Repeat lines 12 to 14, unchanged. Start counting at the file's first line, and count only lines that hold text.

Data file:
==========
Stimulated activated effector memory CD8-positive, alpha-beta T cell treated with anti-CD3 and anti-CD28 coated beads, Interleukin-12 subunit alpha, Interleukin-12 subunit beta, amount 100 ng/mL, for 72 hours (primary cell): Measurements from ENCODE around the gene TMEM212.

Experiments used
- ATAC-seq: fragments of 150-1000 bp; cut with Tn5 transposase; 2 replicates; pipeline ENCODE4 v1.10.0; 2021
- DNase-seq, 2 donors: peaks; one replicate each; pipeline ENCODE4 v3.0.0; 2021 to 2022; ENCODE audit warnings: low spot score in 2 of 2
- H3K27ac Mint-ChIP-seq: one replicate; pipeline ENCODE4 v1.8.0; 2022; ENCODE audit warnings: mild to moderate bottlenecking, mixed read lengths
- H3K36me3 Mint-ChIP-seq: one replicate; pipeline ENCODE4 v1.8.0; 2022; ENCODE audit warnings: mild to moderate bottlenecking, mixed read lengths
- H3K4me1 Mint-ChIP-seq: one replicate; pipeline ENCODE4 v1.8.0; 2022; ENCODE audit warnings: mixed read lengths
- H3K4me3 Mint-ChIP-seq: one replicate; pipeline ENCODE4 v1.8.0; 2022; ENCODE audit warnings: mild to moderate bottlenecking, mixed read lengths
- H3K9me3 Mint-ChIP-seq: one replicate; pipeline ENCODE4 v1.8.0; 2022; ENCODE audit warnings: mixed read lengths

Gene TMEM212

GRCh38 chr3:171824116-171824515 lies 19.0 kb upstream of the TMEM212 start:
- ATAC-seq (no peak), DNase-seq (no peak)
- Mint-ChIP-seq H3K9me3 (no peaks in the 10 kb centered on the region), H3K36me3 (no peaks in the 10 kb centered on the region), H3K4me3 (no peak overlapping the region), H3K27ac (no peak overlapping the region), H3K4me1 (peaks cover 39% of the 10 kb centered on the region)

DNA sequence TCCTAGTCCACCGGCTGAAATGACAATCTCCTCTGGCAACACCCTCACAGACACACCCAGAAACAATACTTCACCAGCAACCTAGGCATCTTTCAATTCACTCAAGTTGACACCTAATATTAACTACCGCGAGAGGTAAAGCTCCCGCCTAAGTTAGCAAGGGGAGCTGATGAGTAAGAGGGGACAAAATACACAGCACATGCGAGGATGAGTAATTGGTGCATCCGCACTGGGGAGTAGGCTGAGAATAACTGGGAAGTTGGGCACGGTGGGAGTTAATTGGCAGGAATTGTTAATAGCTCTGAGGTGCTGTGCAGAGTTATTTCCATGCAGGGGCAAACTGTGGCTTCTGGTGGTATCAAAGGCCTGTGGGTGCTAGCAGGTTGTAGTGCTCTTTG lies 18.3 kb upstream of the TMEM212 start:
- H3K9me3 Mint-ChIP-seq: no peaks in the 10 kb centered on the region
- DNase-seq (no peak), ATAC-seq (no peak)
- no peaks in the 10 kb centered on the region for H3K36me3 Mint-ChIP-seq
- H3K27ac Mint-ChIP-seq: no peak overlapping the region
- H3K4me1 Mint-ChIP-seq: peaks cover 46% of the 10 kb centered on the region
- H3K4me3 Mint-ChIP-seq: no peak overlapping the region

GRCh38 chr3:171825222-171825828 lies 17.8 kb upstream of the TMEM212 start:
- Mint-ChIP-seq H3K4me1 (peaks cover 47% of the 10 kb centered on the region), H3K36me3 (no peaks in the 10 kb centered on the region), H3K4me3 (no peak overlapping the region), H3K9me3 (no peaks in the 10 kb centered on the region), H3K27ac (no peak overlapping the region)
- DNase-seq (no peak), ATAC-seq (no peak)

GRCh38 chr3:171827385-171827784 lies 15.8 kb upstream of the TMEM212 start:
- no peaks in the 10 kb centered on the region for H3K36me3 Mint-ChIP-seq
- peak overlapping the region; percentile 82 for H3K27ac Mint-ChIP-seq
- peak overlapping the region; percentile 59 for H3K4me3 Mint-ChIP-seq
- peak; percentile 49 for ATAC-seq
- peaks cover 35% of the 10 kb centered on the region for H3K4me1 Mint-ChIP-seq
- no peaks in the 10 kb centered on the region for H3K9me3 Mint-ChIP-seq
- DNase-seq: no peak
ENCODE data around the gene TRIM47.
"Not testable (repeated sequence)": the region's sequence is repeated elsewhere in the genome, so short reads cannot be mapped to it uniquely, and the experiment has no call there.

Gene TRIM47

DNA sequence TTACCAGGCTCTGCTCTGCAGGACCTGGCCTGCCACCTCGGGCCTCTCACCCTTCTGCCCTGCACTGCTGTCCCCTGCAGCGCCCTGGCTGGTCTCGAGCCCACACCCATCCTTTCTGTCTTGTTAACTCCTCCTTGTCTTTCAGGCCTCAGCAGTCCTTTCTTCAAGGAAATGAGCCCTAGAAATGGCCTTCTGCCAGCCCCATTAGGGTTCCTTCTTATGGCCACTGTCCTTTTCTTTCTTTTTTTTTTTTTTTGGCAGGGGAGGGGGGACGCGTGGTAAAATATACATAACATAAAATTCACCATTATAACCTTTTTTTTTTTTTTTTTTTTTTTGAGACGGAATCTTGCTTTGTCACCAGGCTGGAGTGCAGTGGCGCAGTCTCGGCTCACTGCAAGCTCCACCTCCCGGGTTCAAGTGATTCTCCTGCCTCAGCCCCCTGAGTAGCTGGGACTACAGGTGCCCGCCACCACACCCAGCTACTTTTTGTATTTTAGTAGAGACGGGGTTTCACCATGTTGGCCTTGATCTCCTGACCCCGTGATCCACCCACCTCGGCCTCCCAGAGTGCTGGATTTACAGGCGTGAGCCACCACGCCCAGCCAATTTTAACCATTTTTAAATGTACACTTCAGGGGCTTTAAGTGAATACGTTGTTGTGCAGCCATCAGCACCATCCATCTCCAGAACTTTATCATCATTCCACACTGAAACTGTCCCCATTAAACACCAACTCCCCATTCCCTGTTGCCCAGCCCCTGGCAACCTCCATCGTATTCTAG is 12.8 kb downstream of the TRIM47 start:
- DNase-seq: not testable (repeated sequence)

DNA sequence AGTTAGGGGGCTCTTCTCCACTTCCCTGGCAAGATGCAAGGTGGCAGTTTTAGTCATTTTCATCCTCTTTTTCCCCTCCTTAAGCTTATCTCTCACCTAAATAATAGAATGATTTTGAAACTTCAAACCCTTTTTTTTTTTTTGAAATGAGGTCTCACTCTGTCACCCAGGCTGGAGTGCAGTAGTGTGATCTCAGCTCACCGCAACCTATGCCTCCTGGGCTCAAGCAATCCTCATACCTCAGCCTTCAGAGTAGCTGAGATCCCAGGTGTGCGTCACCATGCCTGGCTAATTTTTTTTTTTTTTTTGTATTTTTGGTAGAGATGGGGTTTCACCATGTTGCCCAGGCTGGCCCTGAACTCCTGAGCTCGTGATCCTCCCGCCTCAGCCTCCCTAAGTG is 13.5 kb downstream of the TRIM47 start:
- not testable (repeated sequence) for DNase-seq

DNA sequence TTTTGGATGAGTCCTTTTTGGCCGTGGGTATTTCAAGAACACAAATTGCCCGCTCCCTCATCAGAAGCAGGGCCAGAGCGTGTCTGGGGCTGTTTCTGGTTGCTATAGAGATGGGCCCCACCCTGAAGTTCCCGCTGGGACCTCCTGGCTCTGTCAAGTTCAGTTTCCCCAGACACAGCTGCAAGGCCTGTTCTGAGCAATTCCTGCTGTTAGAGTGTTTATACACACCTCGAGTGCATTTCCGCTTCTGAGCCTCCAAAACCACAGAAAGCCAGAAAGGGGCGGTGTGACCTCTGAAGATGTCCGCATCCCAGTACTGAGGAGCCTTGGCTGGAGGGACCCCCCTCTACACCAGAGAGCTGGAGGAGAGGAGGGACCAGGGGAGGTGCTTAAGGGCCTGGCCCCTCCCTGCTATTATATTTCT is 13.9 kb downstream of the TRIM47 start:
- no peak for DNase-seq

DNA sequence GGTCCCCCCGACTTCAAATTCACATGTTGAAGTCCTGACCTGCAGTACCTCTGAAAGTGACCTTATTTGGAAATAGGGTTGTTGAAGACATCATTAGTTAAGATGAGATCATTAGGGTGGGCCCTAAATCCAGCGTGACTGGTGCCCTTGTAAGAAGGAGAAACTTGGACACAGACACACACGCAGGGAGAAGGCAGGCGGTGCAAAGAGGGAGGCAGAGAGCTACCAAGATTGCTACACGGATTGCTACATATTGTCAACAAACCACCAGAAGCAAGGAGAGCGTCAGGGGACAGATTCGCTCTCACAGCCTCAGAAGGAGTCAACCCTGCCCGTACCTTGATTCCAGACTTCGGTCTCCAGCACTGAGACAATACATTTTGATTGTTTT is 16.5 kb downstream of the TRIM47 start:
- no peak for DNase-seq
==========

- ATAC-seq (no peak), DNase-seq (no peak)
- Mint-ChIP-seq H3K9me3 (no peaks in the 10 kb centered on the region), H3K36me3 (no peaks in the 10 kb centered on the region), H3K4me3 (no peak overlapping the region), H3K27ac (no peak overlapping the region), H3K4me1 (peaks cover 39% of the 10 kb centered on the region)

DNA sequence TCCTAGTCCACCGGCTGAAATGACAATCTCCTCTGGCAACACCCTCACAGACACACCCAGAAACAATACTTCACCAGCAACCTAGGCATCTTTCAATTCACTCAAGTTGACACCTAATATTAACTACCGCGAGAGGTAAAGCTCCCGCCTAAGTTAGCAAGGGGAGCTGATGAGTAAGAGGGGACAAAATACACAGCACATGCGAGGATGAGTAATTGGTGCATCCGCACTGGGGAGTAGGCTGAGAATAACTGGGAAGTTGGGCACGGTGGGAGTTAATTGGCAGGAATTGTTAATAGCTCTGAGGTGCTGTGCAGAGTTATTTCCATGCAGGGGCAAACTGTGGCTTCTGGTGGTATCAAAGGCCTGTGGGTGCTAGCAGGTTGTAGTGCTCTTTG lies 18.3 kb upstream of the TMEM212 start: